Two Republicans Eye New State Senate District

Two Republican candidates — Geoffrey Sommers of Boca Raton and Melanie Peterson of Wellington — are vying to be their party’s nominee for the newly drawn Florida State Senate District 25 seat.

Sommers and Peterson will face off in an August primary. The winner will face State Rep. Joseph Abruzzo (D-District 85), the Democratic nominee, in November. The district, which includes nearly all of the western communities, leans Democratic. The filing deadline for legislative offices is Friday, June 8.


Peterson, 35, has lived in the district for most of her life. “I manage a horse farm in Delray Beach, and I recently moved up to Wellington,” said Peterson, who has been in the horse business for 18 years.

Peterson also runs the horse listing service and recently obtained her real-estate license.

Peterson said she is running because during the 25 years she has lived in the area, much has changed, some for good, but some for the worse.

“Some was not so great because it was change that benefited a few and affected very many,” she said. “About 10 years ago, when I was in college, I was in an environmental fellowship. Coming from an agricultural background with the horses, I was very much an advocate for the agricultural industry in Palm Beach County. I wrote a short informational booklet about agriculture in our county, and it kind of took off. I became an advocate for agriculture not only in our county but throughout the state.”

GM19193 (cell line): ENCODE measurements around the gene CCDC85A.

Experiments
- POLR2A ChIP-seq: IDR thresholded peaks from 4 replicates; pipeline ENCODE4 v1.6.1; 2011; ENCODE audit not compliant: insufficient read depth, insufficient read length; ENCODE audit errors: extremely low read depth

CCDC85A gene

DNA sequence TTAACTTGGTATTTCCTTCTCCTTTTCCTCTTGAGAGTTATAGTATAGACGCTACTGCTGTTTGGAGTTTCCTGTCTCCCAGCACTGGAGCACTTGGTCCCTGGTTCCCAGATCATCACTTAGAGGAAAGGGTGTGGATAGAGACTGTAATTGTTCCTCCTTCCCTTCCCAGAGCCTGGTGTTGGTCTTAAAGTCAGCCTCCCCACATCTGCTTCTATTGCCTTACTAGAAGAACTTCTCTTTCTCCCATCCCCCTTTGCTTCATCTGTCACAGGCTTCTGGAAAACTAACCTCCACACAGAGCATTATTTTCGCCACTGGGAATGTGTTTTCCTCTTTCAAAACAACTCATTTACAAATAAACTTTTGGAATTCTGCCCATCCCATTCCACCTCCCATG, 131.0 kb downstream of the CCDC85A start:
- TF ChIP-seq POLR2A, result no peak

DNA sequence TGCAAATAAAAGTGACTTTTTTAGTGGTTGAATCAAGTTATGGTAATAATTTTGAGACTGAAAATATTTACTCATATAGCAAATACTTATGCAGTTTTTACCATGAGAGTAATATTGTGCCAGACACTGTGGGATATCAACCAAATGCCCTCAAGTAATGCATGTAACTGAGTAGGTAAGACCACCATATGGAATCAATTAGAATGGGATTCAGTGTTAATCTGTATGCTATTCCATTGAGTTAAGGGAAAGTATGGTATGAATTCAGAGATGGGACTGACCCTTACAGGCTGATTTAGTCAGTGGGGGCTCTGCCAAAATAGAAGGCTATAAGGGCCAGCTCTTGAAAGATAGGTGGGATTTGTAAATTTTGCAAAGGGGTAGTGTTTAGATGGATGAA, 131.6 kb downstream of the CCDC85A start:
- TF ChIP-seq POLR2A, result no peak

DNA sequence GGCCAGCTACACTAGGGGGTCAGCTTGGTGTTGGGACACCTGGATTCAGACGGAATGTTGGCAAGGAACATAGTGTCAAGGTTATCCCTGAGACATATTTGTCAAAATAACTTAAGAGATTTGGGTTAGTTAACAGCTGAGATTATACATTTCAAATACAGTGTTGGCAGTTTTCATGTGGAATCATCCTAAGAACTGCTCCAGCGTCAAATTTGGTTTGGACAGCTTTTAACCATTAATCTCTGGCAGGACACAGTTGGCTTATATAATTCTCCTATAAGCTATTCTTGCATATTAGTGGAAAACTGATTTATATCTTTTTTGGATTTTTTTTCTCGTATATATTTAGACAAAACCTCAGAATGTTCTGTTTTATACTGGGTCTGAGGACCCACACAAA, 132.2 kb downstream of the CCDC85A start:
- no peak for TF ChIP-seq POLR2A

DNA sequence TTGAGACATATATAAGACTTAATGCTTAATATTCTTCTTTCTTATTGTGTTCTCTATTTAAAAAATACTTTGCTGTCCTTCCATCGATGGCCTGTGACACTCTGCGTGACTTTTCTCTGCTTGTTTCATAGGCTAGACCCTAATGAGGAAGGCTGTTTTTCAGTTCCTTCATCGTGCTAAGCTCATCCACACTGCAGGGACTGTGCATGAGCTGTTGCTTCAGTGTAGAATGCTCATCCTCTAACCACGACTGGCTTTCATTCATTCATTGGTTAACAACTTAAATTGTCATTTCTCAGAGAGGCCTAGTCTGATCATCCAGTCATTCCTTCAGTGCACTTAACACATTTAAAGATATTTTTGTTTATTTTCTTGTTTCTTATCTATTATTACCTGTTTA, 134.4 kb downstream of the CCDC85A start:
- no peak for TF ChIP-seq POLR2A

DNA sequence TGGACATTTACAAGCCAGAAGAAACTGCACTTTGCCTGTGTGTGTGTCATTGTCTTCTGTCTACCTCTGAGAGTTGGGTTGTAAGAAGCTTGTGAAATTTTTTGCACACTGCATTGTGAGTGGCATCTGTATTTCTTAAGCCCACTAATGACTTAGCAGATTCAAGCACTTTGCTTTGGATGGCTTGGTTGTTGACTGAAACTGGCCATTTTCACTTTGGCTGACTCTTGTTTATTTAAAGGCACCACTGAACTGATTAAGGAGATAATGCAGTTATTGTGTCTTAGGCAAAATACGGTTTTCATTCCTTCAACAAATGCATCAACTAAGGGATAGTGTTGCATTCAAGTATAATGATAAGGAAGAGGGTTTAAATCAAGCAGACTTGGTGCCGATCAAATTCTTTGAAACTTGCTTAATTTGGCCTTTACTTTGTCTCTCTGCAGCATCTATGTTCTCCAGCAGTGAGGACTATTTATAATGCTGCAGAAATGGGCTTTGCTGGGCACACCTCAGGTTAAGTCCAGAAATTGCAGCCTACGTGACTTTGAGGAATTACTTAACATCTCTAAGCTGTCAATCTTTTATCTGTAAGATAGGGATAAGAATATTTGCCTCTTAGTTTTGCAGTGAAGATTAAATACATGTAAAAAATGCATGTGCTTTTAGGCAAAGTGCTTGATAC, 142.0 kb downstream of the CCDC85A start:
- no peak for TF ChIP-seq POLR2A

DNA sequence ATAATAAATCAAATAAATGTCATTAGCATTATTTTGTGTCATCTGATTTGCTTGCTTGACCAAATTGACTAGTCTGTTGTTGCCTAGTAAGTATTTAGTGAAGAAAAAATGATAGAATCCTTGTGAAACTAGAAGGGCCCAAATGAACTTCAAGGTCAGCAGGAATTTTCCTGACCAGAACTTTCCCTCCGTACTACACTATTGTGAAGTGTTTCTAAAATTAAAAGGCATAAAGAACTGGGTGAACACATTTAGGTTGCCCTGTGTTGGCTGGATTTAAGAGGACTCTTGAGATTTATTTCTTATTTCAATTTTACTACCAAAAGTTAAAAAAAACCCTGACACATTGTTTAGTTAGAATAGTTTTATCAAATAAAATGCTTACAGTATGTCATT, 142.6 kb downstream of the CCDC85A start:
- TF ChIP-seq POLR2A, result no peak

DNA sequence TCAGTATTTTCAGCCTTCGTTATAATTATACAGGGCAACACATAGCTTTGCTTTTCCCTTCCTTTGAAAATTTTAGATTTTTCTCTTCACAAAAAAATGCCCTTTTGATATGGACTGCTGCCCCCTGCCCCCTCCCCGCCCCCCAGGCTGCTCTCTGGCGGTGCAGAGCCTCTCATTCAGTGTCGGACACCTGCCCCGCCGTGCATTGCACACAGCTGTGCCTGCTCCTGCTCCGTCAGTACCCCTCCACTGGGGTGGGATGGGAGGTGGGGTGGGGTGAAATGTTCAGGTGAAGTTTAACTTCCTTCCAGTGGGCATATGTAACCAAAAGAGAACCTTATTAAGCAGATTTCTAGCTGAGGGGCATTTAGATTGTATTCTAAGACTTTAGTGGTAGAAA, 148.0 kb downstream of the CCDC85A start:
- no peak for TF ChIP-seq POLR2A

Peterson sat on the Equine Advisory Board for the Florida Farm Bureau for eight years and got involved in the political process by advocating for the equestrian industry. For the past six years, Peterson has served as an elected supervisor on the Palm Beach Soil & Water Conservation District.

“I just resigned my seat to run for this seat,” she said. “I’ve tried to use my knowledge and education to volunteer in the community for educational outreach about the environment and agriculture and, through that process, became really familiar with the legislative process and how things work all the way from the ground level to Tallahassee and back.”

This led people, including current legislators, to encourage her to run for state office.

“I think that it’s time now for some citizen candidates to go into government and really bring some common-sense solutions,” she said. “It’s a little heavy right now. I think that business people can help to unload that weight.”

Peterson stressed that she does not consider herself a politician. “I’m somebody who’s concerned about her community and has business experience,” she said. “I come from an entrepreneurial background. I’ve been self-employed. My parents are self-employed. We’re people used to making something from nothing. I think we could use more people like that.”

Peterson said the prevailing issue anywhere is jobs and the economy. “My focus is on stimulating the local economy here,” she said. “How do we stimulate the state economy? How do we encourage small business growth and development?”

She said she is also concerned about education, noting that companies often decide against coming to Florida because there is not enough of a skilled workforce. “That’s where education and job creation go hand in hand,” Peterson said.